A court in former Yugoslavia annulled many of last week's local elections. Results of the voting had given President Slobodan Milosevic's opponents victory in more than a dozen cities and towns, among them the capital, Belgrade. New voting was ordered in several cases. Elections officials declined to discuss the matter with reporters. Opposition leaders called for a campaign of civil disobedience.
Afghanistan's Taliban religious Army used heavy artillery and jet fighters to win control of a strategic town. The conquest of Guldarah drove anti-Taliban alliance forces further north from Kabul, the capital. Taliban radio reported also heavy fighting in Badghis Province, 360 miles west of Kabul.
Quebec Premier Lucien Bouchard stalked out of a key meeting of his political party after receiving only lukewarm support in a vote on tougher language laws. Bouchard had wanted at least 80 percent of his Parti Quebecois delegates to back his position that French-only signs would harm the province's international reputation. But the vote was only 76.7 percent. The developments marred a celebration of the 20th anniversary of the PQ's first election victory.
Negotiators from 138 countries open a conference on biological weapons today in Geneva. The two-week session is aimed at deciding whether to provide for inspection and verification measures under the 1972 international convention that prohibits the development, production, and stockpiling of biological agents and toxins.
Rescue and salvage crews cleaned up the aftermath of a plane crash in the Indian Ocean off the Comoros Islands. The Ethiopian Airlines plane ran out of fuel after being hijacked on a flight from Addis Ababa to the Ivory Coast. Fifty-two people - two of them believed to be hijackers - survived the crash. Officials said 123 others died.
Voters in Belarus turned out in large numbers for a controversial referendum on expanding President Alexander Lukashenko's powers. Police were out in force in the capital, Minsk, for the occasion, which was boycotted by the opposition. Lukashenko seeks approval for a longer term in office and to hand-pick the nation's lawmakers and judges.
Voter turnout also was reported high in the disputed Azerbaijan enclave of Nagorno-Karabakh, which was defying international opposition to elect a president. The region is populated mostly by ethnic Armenians, who began a war for independence in 1988 that took an estimated 25,000 lives. In Moscow, the Russian government warned that the election was a threat to the delicate peace efforts between Azerbaijan and neighboring Armenia.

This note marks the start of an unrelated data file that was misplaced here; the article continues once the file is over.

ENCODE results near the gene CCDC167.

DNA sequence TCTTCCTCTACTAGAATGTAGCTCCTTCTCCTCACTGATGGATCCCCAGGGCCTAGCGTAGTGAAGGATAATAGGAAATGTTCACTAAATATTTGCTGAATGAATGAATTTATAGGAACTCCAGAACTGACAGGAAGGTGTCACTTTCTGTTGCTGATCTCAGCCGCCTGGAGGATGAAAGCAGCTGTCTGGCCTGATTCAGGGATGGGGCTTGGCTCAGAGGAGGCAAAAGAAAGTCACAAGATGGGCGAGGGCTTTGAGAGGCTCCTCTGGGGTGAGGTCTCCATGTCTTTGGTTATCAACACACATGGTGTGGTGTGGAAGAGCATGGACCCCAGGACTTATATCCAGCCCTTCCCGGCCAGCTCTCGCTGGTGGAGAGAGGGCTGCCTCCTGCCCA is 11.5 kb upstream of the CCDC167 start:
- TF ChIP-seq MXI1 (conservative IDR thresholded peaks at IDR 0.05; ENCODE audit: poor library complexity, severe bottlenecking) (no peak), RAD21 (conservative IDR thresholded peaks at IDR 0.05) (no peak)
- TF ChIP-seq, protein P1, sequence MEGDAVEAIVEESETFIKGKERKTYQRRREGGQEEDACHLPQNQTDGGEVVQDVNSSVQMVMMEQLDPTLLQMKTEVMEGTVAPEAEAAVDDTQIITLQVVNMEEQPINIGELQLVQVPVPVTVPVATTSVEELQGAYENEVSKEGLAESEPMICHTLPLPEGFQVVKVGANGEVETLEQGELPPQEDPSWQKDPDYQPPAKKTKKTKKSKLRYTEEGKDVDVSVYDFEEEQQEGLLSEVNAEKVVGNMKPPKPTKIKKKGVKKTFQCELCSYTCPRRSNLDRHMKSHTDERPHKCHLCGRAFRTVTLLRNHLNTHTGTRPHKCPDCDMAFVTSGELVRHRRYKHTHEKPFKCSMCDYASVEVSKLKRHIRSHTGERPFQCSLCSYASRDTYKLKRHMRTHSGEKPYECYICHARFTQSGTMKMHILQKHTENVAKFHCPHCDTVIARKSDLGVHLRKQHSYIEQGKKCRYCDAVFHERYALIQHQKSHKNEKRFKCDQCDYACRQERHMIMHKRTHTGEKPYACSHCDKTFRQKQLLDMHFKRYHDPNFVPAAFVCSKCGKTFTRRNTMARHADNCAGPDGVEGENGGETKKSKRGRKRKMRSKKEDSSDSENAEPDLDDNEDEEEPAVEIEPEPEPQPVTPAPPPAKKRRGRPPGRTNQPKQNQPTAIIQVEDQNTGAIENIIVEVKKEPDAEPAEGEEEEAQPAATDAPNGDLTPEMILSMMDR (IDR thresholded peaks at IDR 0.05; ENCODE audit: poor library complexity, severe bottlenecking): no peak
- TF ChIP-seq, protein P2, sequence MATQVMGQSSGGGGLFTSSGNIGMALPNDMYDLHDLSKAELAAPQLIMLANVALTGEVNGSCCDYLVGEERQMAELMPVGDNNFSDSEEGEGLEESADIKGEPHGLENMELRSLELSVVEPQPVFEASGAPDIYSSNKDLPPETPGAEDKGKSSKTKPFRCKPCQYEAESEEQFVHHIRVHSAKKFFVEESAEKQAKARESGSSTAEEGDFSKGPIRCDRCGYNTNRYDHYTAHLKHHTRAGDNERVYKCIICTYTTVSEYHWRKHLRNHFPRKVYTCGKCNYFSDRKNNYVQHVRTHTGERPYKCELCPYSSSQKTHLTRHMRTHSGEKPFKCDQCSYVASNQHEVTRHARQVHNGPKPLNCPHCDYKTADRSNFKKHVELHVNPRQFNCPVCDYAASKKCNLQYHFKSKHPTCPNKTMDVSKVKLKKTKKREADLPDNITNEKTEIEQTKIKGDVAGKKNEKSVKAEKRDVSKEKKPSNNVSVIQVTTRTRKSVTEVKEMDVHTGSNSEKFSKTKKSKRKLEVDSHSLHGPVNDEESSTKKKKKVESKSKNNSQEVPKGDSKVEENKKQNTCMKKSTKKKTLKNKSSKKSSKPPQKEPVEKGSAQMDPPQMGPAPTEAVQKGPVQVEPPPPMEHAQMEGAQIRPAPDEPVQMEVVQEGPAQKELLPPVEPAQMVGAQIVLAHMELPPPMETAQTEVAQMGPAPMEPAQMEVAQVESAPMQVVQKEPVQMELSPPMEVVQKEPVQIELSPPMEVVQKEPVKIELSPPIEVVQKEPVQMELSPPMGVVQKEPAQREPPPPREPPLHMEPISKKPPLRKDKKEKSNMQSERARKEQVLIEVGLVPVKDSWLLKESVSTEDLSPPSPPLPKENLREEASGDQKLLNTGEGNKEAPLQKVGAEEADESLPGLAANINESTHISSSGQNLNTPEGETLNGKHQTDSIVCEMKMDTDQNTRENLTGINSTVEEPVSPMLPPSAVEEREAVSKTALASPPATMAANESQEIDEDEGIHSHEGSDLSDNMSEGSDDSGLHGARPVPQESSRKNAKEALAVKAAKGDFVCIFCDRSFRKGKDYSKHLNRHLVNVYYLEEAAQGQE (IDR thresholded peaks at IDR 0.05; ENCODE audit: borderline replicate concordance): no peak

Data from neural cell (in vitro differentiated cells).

''This is proof that power cannot be won in Serbia by elections, that power is won by robbery."
-- Opposition leader Zoran Djindjic, after a court annulled local elections his side had won over the forces of President Slobodan Milosevic.
Some second-graders in Des Moines, Iowa, were asked how best to prepare turkey for Thanksgiving dinner. Among the suggestions: Roast it at 500 degrees for four minutes, make sure it goes into the oven at exactly 3 p.m., and stuff it with vegetables and chocolate.
The chefs at 28 hotels in oil-rich Dubai have a heavy responsibility these days. They're baking a 69-ton cake for next Monday's Independence Day celebrations. By the time the last dollop of frosting is applied, the date-and-banana confection is expected to cost $82,000. The cake is being nominated for the Guinness Book of World Records as the biggest in history.
As far as Ukrainians are concerned, the weather forecasts for the city of Sevastopol are off base even when they're accurate. The Black Sea port now belongs to Ukraine, but until 1954 it was part of Russia and even now most of its residents are ethnic Russians. Ukraine officials are unhappy that weather reporters on Moscow public TV refer to the city as if it were still on Russian soil. They've written a letter of protest to the Russian Foreign Ministry, asking that the station be told to stop.
THE DAY'S LIST
Rating the World's Top Eighth-Grade Students
Selected rankings according to the Third International Mathematics and Science Study. The tests were administered in 41 nations.
1. Singapore Singapore
2. S. Korea Czech Republic
3. Japan Japan
4. Hong Kong S. Korea
5. Belgium (Flemish) Bulgaria
6. Czech Rep. Netherlands
7. Slovak Rep. Slovenia
8. Switzerland Austria
9. Netherlands Hungary
10. Slovenia England
11. Bulgaria Belgium (Flemish)
12. Austria Australia
17. Ireland United States
28. United States France
- Associated Press